I also experimented with my own light sources, but decided that for simple table-top use, the folks at ProCyc had created a pretty good solution in their one-light setup. It’s close enough that I don’t see any big benefit in most situations to using my own lights.

The bottom line with a system like this is will it help you get good shots. The answer is yes. The unit is very well designed and thought out. You can see ProCyc’s experience in larger traditional studio cyc walls shine through on this product.

I’ve used tents and cheaper table top setups and I think this is the best solution I’ve seen. It’s not perfect. It’s not the sturdiest thing in the world, but it’s sturdy enough. I think it could be about $50 cheaper and be much closer to perfect, but I like it enough that I’ll continue to use it when photographing small items for TWIPPHTO.COM. And if I use a piece of gear on a regular basis, that’s pretty much the best endorsement I can give it.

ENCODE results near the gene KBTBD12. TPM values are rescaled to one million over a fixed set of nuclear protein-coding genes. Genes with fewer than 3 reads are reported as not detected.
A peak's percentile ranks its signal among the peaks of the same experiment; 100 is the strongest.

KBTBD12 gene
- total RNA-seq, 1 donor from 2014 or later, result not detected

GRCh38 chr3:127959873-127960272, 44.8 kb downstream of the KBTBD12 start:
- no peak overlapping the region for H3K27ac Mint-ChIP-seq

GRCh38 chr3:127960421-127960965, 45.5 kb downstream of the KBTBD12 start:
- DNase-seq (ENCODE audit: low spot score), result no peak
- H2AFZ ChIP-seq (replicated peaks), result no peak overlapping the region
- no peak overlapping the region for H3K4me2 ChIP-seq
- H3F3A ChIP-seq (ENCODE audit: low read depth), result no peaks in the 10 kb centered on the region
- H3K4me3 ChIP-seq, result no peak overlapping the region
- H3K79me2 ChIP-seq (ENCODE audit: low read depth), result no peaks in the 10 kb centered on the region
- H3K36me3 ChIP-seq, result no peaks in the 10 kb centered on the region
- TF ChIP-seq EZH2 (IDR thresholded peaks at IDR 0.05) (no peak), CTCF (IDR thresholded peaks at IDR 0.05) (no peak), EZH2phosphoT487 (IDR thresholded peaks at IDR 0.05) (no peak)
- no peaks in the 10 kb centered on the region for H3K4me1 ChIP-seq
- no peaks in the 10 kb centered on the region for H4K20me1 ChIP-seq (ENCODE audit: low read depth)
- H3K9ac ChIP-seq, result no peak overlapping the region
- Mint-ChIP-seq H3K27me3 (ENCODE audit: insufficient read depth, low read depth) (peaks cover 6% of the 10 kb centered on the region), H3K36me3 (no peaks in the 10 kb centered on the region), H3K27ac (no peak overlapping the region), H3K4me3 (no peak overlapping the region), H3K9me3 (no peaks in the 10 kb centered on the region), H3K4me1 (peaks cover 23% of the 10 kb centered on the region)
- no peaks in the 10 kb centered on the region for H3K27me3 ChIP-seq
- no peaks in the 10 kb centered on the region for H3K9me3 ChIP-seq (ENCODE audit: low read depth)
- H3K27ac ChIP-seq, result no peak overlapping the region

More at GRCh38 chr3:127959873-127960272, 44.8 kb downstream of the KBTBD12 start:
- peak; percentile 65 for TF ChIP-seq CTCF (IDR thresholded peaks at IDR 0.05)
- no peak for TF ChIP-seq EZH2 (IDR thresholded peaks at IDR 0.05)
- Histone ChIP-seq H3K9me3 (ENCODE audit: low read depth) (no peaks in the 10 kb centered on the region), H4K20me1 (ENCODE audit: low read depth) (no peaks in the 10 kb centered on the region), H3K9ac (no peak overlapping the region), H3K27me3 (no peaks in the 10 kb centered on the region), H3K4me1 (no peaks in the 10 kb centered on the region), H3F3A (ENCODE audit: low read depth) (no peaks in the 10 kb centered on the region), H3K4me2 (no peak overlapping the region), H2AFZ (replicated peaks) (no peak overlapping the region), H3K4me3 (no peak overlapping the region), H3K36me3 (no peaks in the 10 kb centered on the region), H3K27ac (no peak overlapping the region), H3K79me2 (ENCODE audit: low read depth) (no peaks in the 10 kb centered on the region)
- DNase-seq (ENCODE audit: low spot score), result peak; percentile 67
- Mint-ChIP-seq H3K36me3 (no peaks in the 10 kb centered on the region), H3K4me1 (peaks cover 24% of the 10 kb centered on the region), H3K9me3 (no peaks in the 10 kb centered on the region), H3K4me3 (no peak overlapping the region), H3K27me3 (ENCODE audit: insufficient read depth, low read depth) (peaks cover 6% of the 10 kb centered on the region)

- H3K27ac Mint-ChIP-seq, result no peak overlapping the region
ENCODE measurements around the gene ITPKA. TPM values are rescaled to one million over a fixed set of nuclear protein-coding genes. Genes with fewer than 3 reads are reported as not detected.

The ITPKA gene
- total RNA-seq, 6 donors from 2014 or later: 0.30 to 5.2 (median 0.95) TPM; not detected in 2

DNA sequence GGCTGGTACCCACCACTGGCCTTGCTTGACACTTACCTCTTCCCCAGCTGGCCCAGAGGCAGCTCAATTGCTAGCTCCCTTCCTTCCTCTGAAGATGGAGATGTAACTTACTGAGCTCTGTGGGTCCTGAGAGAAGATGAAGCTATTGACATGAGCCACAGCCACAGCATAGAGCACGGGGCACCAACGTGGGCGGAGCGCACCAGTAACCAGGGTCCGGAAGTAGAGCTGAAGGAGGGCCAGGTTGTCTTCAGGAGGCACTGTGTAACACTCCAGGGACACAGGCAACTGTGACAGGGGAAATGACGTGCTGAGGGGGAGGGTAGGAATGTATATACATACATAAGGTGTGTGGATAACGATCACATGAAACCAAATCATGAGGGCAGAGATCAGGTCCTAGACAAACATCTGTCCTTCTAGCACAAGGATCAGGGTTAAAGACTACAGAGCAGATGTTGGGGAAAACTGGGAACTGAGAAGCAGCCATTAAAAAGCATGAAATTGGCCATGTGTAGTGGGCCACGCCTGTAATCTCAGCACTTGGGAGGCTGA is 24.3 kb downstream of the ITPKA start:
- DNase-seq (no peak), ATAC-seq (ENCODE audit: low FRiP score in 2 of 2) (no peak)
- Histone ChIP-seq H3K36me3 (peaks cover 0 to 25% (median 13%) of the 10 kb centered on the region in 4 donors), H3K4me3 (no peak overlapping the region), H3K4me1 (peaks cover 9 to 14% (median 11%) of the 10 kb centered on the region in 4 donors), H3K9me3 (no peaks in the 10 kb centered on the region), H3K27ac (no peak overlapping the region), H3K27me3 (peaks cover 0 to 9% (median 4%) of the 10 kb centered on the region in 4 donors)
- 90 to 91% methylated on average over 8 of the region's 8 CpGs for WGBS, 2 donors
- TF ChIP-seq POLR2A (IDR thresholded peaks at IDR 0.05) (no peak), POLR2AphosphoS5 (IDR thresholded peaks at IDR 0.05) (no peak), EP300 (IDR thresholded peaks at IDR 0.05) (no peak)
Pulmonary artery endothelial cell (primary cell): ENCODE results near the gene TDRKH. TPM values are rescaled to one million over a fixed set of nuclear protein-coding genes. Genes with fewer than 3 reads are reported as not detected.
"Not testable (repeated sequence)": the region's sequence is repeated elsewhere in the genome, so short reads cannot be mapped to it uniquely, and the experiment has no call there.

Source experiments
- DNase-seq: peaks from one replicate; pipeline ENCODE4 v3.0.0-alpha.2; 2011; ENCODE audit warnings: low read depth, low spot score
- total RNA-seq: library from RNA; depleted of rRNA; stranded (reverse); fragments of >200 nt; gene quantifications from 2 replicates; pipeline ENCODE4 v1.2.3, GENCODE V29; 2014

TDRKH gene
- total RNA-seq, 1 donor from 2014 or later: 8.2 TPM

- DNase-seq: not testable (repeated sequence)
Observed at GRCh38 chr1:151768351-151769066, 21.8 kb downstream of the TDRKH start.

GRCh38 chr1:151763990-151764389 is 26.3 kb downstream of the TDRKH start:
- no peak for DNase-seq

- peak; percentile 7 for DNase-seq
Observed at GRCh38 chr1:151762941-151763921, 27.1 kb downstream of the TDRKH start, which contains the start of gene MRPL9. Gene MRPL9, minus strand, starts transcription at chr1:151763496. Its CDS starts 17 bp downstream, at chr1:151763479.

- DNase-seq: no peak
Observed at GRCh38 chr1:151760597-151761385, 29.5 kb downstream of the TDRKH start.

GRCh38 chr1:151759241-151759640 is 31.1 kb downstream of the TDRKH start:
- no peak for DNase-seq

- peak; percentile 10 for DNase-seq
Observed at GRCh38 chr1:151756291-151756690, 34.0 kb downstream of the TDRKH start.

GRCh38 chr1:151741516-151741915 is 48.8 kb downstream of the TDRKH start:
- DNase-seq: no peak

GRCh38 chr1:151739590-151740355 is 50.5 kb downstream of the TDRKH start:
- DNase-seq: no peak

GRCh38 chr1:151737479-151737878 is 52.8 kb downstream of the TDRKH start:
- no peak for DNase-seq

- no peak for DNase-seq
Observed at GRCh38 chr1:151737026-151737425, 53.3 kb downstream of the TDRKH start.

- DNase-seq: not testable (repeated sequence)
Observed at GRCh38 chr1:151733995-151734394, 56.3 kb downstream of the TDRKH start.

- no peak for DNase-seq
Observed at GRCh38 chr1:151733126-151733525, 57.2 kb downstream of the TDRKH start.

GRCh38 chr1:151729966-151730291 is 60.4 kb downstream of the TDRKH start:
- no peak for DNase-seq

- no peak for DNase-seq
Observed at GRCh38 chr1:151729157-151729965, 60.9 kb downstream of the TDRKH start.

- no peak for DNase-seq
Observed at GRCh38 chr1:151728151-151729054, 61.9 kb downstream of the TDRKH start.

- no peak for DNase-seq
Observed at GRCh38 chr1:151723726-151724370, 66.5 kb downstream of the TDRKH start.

Recommended.

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Join the conversation! 14 Comments

  1. How easy is it to take apart and move around. I’ve had a few of those flat pack type office shelves and they’re always a little easier going up than coming down, since I’m sure most folks working with this aren’t willing to dedicate a table to a tiny product studio.

  2. How easy is it to take apart and move around. I’ve had a few of those flat pack type office shelves and they’re always a little easier going up than coming down, since I’m sure most folks working with this aren’t willing to dedicate a table to a tiny product studio.

  3. I had looked at many of these kits in the past. This one seems to do a great job, but I ended up just making my own for a fraction of the cost. Some corrugated plastic and a couple of work bench utility lights, and a roll of paper from the craft store for the sweep. Its not a perfect solution, but its a fraction of the cost.